Gap Trading Strategies
Gap trading is a simple and disciplined approach to buying and shorting stocks. Essentially one finds stocks that have a price gap from the previous close and watches the first hour of trading to identify the trading range. Rising above that range signals a buy, and falling below it signals a short.
What is a Gap?
A gap is a change in price levels between the close and open of two consecutive days. Although most technical analysis manuals define the four types of gap patterns as Common, Breakaway, Continuation and Exhaustion, those labels are applied after the chart pattern is established. That is, the difference between any one type of gap from another is only distinguishable after the stock continues up or down in some fashion. Although those classifications are useful for a longer-term understanding of how a particular stock or sector reacts, they offer little guidance for trading.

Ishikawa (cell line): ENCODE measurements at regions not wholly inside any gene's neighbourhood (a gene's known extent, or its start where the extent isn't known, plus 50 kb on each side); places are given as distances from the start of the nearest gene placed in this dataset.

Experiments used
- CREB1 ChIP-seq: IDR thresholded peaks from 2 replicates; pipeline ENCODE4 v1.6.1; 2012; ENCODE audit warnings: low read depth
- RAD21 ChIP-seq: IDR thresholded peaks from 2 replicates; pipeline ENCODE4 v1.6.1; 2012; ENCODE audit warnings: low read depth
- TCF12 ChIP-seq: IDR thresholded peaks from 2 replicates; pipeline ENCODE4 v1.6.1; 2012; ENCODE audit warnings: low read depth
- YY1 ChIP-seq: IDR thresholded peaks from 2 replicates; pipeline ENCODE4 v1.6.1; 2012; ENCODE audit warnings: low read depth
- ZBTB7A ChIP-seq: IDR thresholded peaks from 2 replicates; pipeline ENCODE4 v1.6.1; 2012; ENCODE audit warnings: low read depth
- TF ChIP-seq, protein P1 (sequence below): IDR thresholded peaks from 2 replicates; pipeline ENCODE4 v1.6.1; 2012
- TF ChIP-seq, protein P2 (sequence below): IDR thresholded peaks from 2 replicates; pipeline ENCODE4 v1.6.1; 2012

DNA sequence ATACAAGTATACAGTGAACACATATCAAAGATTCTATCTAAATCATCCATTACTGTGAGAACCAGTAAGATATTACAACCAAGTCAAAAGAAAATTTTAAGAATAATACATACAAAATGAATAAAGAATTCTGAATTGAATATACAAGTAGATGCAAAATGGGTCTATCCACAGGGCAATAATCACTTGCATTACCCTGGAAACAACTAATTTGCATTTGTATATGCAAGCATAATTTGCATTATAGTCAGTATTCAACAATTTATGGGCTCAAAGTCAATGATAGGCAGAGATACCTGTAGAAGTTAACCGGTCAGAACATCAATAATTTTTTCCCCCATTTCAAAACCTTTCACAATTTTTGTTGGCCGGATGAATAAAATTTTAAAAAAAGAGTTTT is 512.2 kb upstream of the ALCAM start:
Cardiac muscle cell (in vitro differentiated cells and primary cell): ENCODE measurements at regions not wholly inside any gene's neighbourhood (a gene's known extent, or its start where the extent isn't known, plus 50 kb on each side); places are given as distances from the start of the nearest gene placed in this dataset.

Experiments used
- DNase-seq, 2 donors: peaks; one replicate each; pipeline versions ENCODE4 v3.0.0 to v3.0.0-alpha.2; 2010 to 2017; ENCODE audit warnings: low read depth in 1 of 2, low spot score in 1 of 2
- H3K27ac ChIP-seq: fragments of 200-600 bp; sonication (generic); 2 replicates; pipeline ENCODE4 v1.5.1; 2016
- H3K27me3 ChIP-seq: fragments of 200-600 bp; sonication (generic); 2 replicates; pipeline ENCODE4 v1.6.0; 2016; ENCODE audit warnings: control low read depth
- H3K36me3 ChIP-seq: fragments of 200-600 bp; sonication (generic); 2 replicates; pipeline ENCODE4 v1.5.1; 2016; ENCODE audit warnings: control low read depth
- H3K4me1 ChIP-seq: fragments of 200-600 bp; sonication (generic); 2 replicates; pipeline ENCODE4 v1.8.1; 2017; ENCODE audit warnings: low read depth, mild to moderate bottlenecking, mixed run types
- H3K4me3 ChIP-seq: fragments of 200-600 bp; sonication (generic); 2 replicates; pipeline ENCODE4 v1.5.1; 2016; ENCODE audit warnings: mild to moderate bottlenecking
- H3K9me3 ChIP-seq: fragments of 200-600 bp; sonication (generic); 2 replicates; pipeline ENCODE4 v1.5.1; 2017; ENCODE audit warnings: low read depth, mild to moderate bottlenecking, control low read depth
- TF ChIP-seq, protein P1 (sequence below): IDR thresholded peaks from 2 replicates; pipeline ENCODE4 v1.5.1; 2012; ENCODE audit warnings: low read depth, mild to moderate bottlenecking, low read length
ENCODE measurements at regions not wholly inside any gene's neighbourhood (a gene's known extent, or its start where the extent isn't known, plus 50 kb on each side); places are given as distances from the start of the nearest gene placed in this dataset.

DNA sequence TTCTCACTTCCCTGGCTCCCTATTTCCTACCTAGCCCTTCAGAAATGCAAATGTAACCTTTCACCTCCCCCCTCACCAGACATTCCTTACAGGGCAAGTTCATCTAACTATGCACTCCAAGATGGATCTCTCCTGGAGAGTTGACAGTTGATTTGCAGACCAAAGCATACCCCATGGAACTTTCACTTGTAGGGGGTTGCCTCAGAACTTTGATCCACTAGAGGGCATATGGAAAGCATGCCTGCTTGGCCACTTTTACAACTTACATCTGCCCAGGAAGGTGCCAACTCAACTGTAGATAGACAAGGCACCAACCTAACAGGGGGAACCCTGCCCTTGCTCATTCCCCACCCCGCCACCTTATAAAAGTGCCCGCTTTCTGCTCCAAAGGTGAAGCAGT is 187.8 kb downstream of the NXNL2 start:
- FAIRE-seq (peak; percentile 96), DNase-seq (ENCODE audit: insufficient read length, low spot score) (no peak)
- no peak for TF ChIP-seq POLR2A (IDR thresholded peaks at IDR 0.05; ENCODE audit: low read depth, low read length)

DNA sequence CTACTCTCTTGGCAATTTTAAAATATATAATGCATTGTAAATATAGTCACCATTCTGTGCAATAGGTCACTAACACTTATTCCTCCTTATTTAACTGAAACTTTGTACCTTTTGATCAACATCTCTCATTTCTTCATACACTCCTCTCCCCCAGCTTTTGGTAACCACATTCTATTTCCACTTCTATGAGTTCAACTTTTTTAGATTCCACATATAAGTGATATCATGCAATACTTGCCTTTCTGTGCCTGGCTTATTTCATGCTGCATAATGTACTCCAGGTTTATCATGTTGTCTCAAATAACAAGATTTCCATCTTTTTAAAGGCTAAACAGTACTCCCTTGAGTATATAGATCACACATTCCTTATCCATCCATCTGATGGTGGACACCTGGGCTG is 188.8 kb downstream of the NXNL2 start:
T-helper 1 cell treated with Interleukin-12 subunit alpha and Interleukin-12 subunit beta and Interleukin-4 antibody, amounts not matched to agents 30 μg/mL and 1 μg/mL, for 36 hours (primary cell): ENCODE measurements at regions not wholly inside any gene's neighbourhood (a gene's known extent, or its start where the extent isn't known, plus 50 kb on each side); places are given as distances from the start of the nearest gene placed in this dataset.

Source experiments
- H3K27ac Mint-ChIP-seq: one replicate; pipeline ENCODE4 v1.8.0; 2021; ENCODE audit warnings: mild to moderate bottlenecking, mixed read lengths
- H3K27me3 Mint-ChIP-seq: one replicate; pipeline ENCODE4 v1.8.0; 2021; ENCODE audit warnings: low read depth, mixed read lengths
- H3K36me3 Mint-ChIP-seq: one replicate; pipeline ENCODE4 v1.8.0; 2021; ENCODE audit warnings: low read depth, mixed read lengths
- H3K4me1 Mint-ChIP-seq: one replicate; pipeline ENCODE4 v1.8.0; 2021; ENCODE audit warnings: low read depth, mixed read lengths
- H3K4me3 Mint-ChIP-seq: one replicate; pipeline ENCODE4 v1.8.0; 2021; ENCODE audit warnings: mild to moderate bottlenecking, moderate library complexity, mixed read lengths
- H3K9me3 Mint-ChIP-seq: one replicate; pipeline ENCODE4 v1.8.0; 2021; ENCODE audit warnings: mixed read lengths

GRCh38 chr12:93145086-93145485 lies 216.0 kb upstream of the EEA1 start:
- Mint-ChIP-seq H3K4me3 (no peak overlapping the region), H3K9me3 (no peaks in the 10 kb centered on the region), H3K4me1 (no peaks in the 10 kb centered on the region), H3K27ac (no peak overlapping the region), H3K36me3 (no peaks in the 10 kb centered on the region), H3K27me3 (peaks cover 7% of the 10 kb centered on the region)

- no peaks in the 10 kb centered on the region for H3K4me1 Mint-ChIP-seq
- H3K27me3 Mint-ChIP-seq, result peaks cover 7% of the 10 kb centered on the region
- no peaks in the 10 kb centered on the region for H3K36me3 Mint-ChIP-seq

For trading purposes, we define four basic types of gaps as follows:
A Full Gap Up occurs when the opening price is greater than yesterday’s high price.
In the chart below for Cisco (CSCO), the open price for June 2, indicated by the small tick mark to the left of the second bar in June (green arrow), is higher than the previous day’s close, shown by the right-side tick mark on the June 1 bar.
A Full Gap Down occurs when the opening price is less than yesterday’s low. The chart for Amazon (AMZN) below shows both a full gap up on August 18 (green arrow) and a full gap down the next day (red arrow).
A Partial Gap Up occurs when today’s opening price is higher than yesterday’s close, but not higher than yesterday’s high.
The next chart for Earthlink (ELNK) depicts the partial gap up on June 1 (red arrow), and the full gap up on June 2 (green arrow).
A Partial Gap Down occurs when the opening price is below yesterday’s close, but not below yesterday’s low.
The red arrow on the chart for Offshore Logistics (OLG), below, shows where the stock opened below the previous close, but not below the previous low.